Here's another in the endless supply of reasons not to be religious. Or, if you want to be religious, to not be a fundamentalist. It destroys your ability to engage in critical thinking.
Meaning, using reason to learn how the world works, and to act in accord with that wisdom.
Oregon, where I live, has done much better than most states during the COVID-19 crisis. In large part that's because we have a Democratic governor, Kate Brown, who put in place a stay at home order early on and has managed reopening in a judicious fashion, allowing counties to relax social distancing rules only if they meet certain guidelines.
In the generally wide open spaces of Eastern Oregon, Covid cases have been minimal. But that changed when a massive outbreak occurred in Union County.
It didn't take long to figure out that the source of the outbreak was a church that defied public health rules that were in effect. Today the Portland Oregonian has a story about the idiocy of the Lighthouse Pentecostal church.
Download Everything we know about the eastern Oregon church at the center of state’s largest coronavirus outb
Apparently members of the church somehow thought that Jesus, or God, would overrule the laws of nature and virus transmission in favor of their true believing selves.
Well, that blind faith didn't work out well for them. I'd like to think that this will make them put more trust in science and reason than in the fantasies embodied in their Pentecostal teachings, but almost certainly this won't come to pass.
Here's excerpts from the Oregonian story.
A church in a small eastern Oregon county linked to the state’s largest coronavirus outbreak held worship services in the weeks before hundreds fell ill.
At least 236 coronavirus cases are tied to Lighthouse Pentecostal Church, near La Grande in Union County. The number of cases in Union County increased tenfold, from 22 to 240, in three days after the outbreak came to light. The outbreak led Union County to voluntarily return to Phase 1 of Gov. Kate Brown’s phased reopening plan — the county had been at Phase 2 when the outbreak happened. There are now 258 coronavirus cases in the county of 27,000 people.
Leaders of Lighthouse Pentecostal Church have remained silent for the most part about the outbreak. Yet social media posts and interviews with other faith leaders shed light on how the church came to be at the center of Oregon’s largest coronavirus outbreak, and how it has responded since.
The church, which operates in Island City near La Grande, has held several gatherings since May that appear to have violated Brown’s restrictions to limit the spread of coronavirus.
In a May 22 Instagram post, Lighthouse Pentecostal Church said it would begin in-person services Memorial Day weekend “in accordance” with President Donald Trump’s demands that states allow churches to open. At the time, Union County was still in Phase 1 of reopening, in which religious groups are not allowed to convene in large groups. The governor allowed faith groups to meet in gatherings of 25 people if congregants stayed a certain distance apart.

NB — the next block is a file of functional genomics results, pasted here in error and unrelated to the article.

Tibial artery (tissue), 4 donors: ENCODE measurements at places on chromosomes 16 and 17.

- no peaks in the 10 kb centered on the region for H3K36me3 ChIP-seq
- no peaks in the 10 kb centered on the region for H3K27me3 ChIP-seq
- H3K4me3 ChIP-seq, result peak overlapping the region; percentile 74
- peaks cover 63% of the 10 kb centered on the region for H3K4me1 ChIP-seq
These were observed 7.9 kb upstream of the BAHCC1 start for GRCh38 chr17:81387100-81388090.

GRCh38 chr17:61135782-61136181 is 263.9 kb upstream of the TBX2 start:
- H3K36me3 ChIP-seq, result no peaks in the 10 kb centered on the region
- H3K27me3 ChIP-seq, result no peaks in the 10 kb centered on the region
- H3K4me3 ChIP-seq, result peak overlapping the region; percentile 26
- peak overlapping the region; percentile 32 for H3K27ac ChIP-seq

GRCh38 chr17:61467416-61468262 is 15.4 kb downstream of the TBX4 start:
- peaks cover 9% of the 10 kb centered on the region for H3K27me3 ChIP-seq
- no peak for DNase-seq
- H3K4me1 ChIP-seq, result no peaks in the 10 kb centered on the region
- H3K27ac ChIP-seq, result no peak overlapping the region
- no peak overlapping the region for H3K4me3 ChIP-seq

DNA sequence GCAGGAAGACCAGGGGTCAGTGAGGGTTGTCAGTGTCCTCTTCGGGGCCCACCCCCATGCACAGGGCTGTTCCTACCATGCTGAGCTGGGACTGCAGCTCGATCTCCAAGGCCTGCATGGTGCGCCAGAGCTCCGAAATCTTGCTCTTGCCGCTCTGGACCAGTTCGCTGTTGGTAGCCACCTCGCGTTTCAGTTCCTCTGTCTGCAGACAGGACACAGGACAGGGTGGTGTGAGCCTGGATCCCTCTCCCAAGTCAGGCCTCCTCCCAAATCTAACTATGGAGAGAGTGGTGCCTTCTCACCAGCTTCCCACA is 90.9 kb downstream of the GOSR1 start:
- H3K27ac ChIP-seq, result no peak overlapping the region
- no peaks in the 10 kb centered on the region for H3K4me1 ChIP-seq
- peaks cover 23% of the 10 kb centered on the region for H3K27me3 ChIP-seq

A Facebook video uploaded May 24 by the church showed hundreds of worshipers in the church dancing, singing and moving around in close proximity. The video was later deleted.
A faith leader at the church wrote in a Memorial Day Facebook post that he was proud to be an American, listing one of the reasons as being “able to attend church in our building.”
...Pastor Dan Satterwhite, who leads an affiliated Lighthouse Church in Pendleton, pointed to a Bible verse that he said may have guided the decision to hold services in Union County: Hebrews 10:25.
The verse instructs Christians to have personal contact with each other in order to live out the faith they proclaim, Satterwhite said. It tells believers how to help each other move toward love and good deeds, “Not giving up meeting together, as some are in the habit of doing, but encouraging one another — and all the more as you see the Day approaching.”
...Before the outbreak, the church’s Facebook page published updates nearly every day. The posts included videos of preachers delivering daily devotionals, livestreams of church services and advertisements of free supplies the church offered to people in need earlier in the pandemic.
The church stopped posting on its public Facebook page Wednesday and has deleted all posts from after June 12. On June 17, it created a private Facebook page.
A person who answered the phone at the church June 15 hung up when The Oregonian/OregonLive asked about the Union County coronavirus outbreak. Every day since, the church has not answered the phone or responded to emails.
Three different leaders of the church declined interviews with The Oregonian/OregonLive.
In a now-deleted daily devotional video published June 16 on Facebook, Pastor James Parker appeared to address the COVID-19 pandemic.
“I appreciate everybody being cooperative with what was decided and doing your best to help,” Parker said. “In the end, our fruit will show that what we’re doing is the right thing, and more people need to do what we did. The more people that do the right thing, the easier it’s going to be for the rest of the world to combat this pandemic that we’re going through.”
Parker did not further explain what “the right thing” is, and the church did not respond to a request for clarification.